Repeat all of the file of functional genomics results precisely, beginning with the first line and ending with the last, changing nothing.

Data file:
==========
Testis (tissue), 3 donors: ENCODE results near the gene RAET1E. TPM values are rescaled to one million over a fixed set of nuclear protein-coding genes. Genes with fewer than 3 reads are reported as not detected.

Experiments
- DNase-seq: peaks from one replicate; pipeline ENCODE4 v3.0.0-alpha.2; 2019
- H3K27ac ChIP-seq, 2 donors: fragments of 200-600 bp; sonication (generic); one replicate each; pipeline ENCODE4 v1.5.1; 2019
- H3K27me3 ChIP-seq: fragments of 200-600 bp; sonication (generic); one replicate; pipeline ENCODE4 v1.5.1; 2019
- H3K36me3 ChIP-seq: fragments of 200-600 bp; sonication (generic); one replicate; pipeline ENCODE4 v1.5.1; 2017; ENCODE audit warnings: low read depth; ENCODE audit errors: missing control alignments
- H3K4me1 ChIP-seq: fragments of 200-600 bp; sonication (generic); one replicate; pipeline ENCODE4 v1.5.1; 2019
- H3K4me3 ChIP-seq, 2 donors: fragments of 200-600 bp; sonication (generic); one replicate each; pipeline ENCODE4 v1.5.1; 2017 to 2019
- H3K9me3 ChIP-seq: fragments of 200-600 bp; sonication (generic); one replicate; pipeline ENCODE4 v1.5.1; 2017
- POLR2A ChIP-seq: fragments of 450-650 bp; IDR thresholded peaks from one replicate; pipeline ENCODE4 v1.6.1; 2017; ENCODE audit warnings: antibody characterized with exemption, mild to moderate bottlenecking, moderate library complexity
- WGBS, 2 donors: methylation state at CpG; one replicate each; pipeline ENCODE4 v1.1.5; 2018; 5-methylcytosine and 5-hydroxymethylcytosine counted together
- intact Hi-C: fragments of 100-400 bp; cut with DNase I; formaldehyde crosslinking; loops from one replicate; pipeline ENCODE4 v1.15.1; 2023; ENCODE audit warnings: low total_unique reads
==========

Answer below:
Testis (tissue), 3 donors: ENCODE results near the gene RAET1E. TPM values are rescaled to one million over a fixed set of nuclear protein-coding genes. Genes with fewer than 3 reads are reported as not detected.

Experiments
- DNase-seq: peaks from one replicate; pipeline ENCODE4 v3.0.0-alpha.2; 2019
- H3K27ac ChIP-seq, 2 donors: fragments of 200-600 bp; sonication (generic); one replicate each; pipeline ENCODE4 v1.5.1; 2019
- H3K27me3 ChIP-seq: fragments of 200-600 bp; sonication (generic); one replicate; pipeline ENCODE4 v1.5.1; 2019
- H3K36me3 ChIP-seq: fragments of 200-600 bp; sonication (generic); one replicate; pipeline ENCODE4 v1.5.1; 2017; ENCODE audit warnings: low read depth; ENCODE audit errors: missing control alignments
- H3K4me1 ChIP-seq: fragments of 200-600 bp; sonication (generic); one replicate; pipeline ENCODE4 v1.5.1; 2019
- H3K4me3 ChIP-seq, 2 donors: fragments of 200-600 bp; sonication (generic); one replicate each; pipeline ENCODE4 v1.5.1; 2017 to 2019
- H3K9me3 ChIP-seq: fragments of 200-600 bp; sonication (generic); one replicate; pipeline ENCODE4 v1.5.1; 2017
- POLR2A ChIP-seq: fragments of 450-650 bp; IDR thresholded peaks from one replicate; pipeline ENCODE4 v1.6.1; 2017; ENCODE audit warnings: antibody characterized with exemption, mild to moderate bottlenecking, moderate library complexity
- WGBS, 2 donors: methylation state at CpG; one replicate each; pipeline ENCODE4 v1.1.5; 2018; 5-methylcytosine and 5-hydroxymethylcytosine counted together
- intact Hi-C: fragments of 100-400 bp; cut with DNase I; formaldehyde crosslinking; loops from one replicate; pipeline ENCODE4 v1.15.1; 2023; ENCODE audit warnings: low total_unique reads